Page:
When is a TV not a TV?

Yesterday, Comcast’s UK subsidiary, Sky UK, released its new Glass TV. But is it a TV? One TV-focused website said ‘These are fairly conventional TVs’. I beg to disagree.

Since the start of the TV industry, a disconnection between the image source and the display was part of the deal. The ‘tele’ part of the name comes from the greek ‘distant’. The German word for a TV is fernseher or ‘far viewer’ (which does make me wonder why the French, who love to have their own terms, do not have a loinvoir or somesuch!).

Around 1969, I was helping to clear a barn for a social event and I found a book, ‘Newnes Television and Short Wave Handbook’, published in 1934. I found it fascinating and the barn owner said I could keep it. I still have it. Television was seen as just an extension of radio. The CRT was still quite an exotic scientific tool and the book even included instructions on how to make your own TV with motors and mirrors. But you needed a tuner to get a signal as video cameras were also very exotic items.

Mirror TVHow to make your own TV without a CRT from Newnes Television & Shortwave Handbook 1934.

For many years, radio was the only way to get TV signals into the home. You needed an aerial. Cable TV didn’t need an aerial, but it was still radio, just transmitted via a coax cable rather than over the air.¹ Video recorders started to appear in the ’60s but only recorded broadcast signals until the arrival of Sony’s U-Matic system in 1970, although it was expensive. Philips and others developed systems but it was VHS that gave a non-broadcast way of getting video into a lot of homes at a mass market cost.

Satellite broadcast came along. Satellite Broadcast Ltd (later Sky One) was launched in April 1982, but again it was based on radio signals bounced off a satellite. In the UK, a Sky dish to get the service turned into a status symbol in some communities and an item of abhorrence in quaint English villages.

So, there were three ways to get TV over the air – a traditional aerial, a cable connection or from a satellite. TV set makers developed sets that included all three types of tuners. Making sure that they worked in all the geographies that a TV might be sold was a real challenge. I remember hearing stories of road trips by TV radio engineers in microbuses filled with equipment to make sure that new tuner designs would work properly in all the different geographies where the set my be sold. To develop a TV, especially in the hugely complex European broadcast environment, really needed a lot of technology, know how and experience. It was a huge barrier to potential market entrants from outside Europe (and, arguably, why Vizio or any of the other ‘new’ TV brands never succeeded in the European TV market).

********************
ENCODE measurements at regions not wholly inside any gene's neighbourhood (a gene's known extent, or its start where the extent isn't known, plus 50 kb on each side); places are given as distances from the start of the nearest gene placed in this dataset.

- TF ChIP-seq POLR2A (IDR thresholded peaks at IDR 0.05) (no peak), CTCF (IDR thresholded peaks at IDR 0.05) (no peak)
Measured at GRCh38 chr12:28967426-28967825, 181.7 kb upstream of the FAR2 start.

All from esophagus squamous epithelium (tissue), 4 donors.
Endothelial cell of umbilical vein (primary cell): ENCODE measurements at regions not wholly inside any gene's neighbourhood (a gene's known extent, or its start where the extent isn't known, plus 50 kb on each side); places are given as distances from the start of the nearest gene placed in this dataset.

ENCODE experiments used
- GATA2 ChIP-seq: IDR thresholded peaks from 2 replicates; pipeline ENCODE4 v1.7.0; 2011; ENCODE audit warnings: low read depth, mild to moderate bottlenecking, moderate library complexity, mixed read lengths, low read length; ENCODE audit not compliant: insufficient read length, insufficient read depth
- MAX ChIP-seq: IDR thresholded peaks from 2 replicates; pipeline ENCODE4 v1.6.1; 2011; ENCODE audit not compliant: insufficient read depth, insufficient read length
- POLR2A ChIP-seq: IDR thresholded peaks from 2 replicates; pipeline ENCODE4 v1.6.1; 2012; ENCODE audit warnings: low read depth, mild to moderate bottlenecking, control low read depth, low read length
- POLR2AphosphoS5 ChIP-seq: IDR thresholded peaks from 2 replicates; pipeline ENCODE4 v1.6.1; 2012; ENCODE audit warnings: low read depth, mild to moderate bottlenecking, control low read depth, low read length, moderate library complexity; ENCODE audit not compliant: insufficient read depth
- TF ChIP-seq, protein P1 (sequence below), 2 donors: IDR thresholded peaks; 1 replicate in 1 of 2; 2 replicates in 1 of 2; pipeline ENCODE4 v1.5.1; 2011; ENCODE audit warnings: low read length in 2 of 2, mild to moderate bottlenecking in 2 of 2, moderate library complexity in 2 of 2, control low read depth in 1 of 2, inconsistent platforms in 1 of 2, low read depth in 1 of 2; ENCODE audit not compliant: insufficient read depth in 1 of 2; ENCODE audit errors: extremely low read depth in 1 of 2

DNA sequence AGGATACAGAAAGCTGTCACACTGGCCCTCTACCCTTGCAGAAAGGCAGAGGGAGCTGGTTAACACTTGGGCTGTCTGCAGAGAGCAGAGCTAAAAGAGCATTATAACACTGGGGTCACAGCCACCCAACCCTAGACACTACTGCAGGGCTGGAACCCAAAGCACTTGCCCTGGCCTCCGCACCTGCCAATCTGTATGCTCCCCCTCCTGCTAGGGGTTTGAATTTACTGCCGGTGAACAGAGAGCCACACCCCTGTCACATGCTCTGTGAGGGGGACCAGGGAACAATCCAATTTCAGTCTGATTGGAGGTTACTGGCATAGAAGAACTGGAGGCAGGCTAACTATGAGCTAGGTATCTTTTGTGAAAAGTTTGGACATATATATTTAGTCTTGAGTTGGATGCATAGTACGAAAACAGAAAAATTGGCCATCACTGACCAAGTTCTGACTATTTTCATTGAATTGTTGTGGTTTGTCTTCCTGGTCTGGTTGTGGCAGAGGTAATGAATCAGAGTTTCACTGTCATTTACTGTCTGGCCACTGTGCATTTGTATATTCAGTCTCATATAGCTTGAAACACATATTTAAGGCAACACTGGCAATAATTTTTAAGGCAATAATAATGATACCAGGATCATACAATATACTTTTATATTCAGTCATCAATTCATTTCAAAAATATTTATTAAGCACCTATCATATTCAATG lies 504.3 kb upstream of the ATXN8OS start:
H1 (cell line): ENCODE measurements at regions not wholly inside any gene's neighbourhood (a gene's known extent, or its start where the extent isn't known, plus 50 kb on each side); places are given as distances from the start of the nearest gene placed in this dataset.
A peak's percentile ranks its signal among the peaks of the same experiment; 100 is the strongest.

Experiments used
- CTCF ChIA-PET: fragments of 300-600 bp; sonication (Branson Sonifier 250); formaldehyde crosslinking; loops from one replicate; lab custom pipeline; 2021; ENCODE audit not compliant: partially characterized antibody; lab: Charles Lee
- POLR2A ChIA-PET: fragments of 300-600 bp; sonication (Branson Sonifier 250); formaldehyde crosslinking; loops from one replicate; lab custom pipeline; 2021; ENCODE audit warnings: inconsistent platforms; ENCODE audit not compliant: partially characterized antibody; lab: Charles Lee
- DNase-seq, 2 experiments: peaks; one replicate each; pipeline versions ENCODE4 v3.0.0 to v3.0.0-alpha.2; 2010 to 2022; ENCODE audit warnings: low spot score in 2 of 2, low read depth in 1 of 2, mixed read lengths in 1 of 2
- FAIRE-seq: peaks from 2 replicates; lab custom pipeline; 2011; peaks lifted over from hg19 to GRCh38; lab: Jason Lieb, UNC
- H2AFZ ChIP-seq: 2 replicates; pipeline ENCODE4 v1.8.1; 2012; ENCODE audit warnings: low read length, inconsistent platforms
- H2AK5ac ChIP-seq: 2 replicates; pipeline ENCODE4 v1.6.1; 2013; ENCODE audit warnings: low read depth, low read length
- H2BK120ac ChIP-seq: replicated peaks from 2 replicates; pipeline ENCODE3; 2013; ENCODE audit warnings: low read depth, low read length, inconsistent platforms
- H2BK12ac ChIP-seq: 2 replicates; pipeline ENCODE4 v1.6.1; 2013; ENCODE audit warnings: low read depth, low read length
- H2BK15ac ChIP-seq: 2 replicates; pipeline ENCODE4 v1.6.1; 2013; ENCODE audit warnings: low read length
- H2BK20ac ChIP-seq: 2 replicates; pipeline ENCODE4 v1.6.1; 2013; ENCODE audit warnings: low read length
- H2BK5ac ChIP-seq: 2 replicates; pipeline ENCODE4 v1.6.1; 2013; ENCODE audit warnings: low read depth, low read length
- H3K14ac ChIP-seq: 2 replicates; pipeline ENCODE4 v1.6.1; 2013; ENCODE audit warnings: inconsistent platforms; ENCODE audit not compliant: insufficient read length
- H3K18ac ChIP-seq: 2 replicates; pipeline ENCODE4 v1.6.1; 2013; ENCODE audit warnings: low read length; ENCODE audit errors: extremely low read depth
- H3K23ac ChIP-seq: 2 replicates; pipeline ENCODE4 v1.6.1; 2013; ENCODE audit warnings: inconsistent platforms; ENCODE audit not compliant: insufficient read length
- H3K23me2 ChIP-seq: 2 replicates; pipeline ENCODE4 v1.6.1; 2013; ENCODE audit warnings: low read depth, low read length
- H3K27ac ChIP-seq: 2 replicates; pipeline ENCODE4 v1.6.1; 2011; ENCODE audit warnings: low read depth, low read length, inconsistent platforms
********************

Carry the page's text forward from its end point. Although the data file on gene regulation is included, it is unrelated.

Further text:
Why did you need all three tuners? TV buyers are very conservative. Traditionally, they thought they were buying a set for 10 years (or more). They didn’t want a TV that might become redundant if they changed their TV service provider, so the makers put all the tuners into the set.

In some countries, from 2000 onwards, IPTV using internet delivery over ADSL and enabled by digital compression technology started. That used no radio, but I don’t think anybody ever made a TV with integrated IPTV technology – it was always via an external STB.

One day, I realised that although I had a flat panel TV set with lots of tuners, my second of those, I had never used them. As soon as I got an HD flat panel TV, I had switched to using a Sky box, which connected via HDMI. My DVD player connected via HDMI, as did my games console. Although my house had a multi-output aerial system, I have never used it.

At the time, Display Daily’s publisher, Meko Ltd, was doing a lot of market research on the TV market and we regularly talked to the TV brands and OEMs. I often suggested to those clients that there was room in the market for a set with a really great display, but simply dropping out the tuners and providing a lot of HDMI connections. You could then use a separate STB if you really wanted broadcast, or an HDMI dongle. That, of course, was how plasma early adopters had made the first flat panel TVs.